By Andrew Thompson Landerghini
With temperatures in the 70s, September and October scream bicycling season. Last year, Steven Macey from the student club Dirt Rider Society let us in on the seven best mountain bike rides in the vicinity of campus. This year, Sam Beattie with the University of Utah Cycling Club rounds up the best road bike rides in and around Salt Lake Valley. Since not everyone is ready, or willing, to embark on a 100-mile bike ride every weekend, Sam lists his favorites by length, starting with 30-milers and graduating to that century mark.
“Big Mountain summit. This is one of my favorite rides in the area for sure. You get two scenic peaks, a reservoir and some real alpine scenery at the very top. The round trip is about 38 miles from Presidents Circle and includes ~3500 feet of climbing.”
“This is a really tough choice so here are a few options.
• Lambs Canyon: Go up Emigration Canyon, descend to Little Dell Reservoir, descend to Parley’s Canyon, ride up Parley’s until you see the turnoff for Lambs Canyon.
• East Canyon Reservoir: Descend the backside of Big Mountain. Alpine and high desert scenery with two reservoirs.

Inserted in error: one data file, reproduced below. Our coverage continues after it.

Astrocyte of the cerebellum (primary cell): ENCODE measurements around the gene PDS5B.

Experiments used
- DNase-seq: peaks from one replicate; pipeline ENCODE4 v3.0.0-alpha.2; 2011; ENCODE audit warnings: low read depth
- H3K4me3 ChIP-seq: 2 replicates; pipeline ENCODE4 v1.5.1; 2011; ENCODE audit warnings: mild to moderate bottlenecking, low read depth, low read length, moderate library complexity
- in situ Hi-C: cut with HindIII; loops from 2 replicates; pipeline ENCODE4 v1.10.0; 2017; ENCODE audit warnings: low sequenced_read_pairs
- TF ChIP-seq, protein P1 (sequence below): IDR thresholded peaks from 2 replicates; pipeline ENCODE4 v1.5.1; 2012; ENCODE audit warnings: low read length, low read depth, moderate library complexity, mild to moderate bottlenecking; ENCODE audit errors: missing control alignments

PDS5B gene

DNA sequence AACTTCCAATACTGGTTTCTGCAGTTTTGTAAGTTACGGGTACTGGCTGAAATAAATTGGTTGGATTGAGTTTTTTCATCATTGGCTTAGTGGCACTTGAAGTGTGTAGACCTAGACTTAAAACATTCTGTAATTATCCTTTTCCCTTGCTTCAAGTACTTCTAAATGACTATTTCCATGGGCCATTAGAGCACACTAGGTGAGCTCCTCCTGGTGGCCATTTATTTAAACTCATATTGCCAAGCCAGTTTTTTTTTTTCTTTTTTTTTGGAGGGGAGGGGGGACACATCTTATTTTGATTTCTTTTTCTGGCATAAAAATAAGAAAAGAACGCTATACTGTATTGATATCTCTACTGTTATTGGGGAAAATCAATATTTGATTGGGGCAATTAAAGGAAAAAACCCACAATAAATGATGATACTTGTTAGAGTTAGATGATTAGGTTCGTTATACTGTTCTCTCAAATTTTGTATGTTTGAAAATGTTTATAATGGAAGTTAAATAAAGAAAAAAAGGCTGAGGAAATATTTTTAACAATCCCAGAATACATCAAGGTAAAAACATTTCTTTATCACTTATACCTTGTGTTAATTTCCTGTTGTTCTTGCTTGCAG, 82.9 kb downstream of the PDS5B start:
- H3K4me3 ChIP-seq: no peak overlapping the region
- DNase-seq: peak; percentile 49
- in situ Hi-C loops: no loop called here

• NON-CANYON OPTION: Head South on Wasatch Blvd. to Adobe Headquarters in Lehi, return through Dimple Dell and back to Salt Lake.
“The best triple digit ride I’ve done is definitely wherever you want to start near SLC to Traverse Mountain to Alpine to the Alpine Loop past Sundance to Midway up to Guardsman Pass via Heber and then down Big Cottonwood Canyon and home. Bring lots of Power Bars and water.
A much easier ride would be the loop around Utah Lake.
The above rides imagine Salt Lake as a starting point. If you have all day or a car, my favorite rides include these roads:
• Powder Mountain Road from Henefer (In my opinion, the most difficult climb in Utah…except maybe Empire+Guardsman pass)
The University of Utah Cycling Club was founded in 2010 and is a part of the Intermountain Collegiate Cycling Conference, where currently 14 members can compete in collegiate cycling competitions. They typically have scheduled rides Wednesdays through Sundays. They can be found on Facebook, Instagram, Twitter and, of course, the world wide web.